In its statement, Choice laid out the benefits it expects the deal to provide for both companies' stakeholders. Notably, for franchisees, the deal would reportedly nearly double the resources available for marketing and driving direct bookings to franchisees' hotels, lowering the cost of customer acquisition. The company also believes the acquisition would improve the value of franchisees' real estate assets by enhancing applicable cap rates and cash flows resulting from affiliation with the proforma company.

The Negotiations

Choice has been engaging with Wyndham on the proposal for nearly six months.

In April, Choice sent its initial letter to Wyndham regarding a potential transaction, proposing to acquire Wyndham for $80 per share, comprising 40 percent cash and 60 percent Choice stock. The proposal represented a 20 percent premium to the closing price of Wyndham common stock on April 27, and a 19 percent premium over Wyndham's 30-day volume-weighted average share price as of such date. Wyndham rejected the proposal and refused to engage in further discussions.

In the days and weeks thereafter, Choice continued to attempt engagement with Wyndham, increasing its proposal to $85 per share, comprising 55 percent cash and 45 percent Choice stock, explaining that further discussions could clarify Wyndham's hesitation to proceed with negotiations. The companies' respective board chairs and CEOs then met in person, and following that meeting, Choice improved its proposal yet again. Choice made its best and final offer, which represented an increase of the per-share consideration to $90, comprising 55 percent cash and 45 percent Choice stock.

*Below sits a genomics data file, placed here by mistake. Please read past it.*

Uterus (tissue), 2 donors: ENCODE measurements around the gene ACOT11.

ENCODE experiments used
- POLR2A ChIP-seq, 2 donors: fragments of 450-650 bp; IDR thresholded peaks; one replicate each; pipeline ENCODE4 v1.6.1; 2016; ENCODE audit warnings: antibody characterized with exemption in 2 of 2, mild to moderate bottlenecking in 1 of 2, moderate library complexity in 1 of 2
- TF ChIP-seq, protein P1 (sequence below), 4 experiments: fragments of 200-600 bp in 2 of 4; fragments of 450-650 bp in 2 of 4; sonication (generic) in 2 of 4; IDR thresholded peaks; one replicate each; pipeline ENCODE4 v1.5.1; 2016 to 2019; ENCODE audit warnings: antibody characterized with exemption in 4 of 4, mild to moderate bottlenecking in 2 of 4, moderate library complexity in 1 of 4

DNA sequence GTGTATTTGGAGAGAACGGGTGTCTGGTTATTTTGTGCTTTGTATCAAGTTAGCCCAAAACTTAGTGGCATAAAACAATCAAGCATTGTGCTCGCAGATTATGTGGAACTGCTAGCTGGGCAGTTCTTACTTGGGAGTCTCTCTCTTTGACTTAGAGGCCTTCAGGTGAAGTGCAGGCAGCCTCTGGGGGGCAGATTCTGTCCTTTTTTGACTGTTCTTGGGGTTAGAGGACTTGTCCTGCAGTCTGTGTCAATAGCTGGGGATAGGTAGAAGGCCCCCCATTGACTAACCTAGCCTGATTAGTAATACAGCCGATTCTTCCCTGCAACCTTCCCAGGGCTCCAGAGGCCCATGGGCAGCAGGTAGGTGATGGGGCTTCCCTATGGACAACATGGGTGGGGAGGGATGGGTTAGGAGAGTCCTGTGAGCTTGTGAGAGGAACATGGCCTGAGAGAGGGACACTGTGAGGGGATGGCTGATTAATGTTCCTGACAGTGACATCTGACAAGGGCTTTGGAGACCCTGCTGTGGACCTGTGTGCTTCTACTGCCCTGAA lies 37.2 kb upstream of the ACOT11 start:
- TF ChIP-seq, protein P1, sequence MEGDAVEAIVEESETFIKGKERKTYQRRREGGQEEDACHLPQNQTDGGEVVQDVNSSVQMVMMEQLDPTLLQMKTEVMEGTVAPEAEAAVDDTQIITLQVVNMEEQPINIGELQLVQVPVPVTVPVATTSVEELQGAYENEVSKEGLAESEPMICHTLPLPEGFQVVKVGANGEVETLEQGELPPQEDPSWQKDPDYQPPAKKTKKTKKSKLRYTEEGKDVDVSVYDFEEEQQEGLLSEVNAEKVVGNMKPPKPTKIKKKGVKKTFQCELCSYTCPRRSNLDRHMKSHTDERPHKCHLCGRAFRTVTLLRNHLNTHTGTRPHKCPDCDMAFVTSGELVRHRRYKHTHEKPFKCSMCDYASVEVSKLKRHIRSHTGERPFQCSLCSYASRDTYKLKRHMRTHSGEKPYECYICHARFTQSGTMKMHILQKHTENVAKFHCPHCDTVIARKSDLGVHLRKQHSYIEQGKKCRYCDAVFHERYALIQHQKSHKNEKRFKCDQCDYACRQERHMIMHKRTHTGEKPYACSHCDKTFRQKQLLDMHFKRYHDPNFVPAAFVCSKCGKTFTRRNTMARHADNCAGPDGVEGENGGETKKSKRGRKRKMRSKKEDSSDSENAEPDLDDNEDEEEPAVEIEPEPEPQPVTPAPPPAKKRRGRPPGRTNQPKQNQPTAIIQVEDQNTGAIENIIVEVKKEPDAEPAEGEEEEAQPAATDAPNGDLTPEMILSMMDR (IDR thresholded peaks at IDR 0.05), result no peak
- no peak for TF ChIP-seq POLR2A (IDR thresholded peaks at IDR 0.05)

In September, the Choice and Wyndham board chairs continued engagement, along with each of their respective financial and legal advisors. Wyndham acknowledged the strategic rationale of the proposal and that terms were within a negotiable range but raised questions regarding the value of Choice stock and timing for obtaining regulatory approvals. In response, Choice proposed to enter into a one-way, short-term non-disclosure agreement to facilitate Choice providing information that would address Wyndham's concerns (a draft of which was subsequently sent to Wyndham) and made its external counsel available for several discussions. However, during a follow-up call between the chair of each company's board and their respective advisors, Wyndham "made clear their unwillingness" to proceed with further discussions, Choice said in its statement.

Closing of the contemplated transaction would be subject to satisfaction of customary closing conditions, including receipt of required shareholder and regulatory approvals. Choice would not make this offer if it were not confident that its franchisees and guests would embrace the proposed combination and that the transaction would receive applicable regulatory approvals in due course.

The cash portion of the purchase price is expected to be funded with a combination of cash on hand as well as proceeds from the issuance of debt securities. According to the company's statement, Choice is "highly confident" in its ability to obtain fully committed financing based on indications from two separate bulge bracket global banks for the entire cash portion of the proposal. "Strong free cash flows will allow for continued investments in the proforma business and rapid deleveraging of the balance sheet," the company claimed.

Correction: A previous version of this story reported the price as nearly $10 billion. That price included Wyndham's debt. The headline has been updated.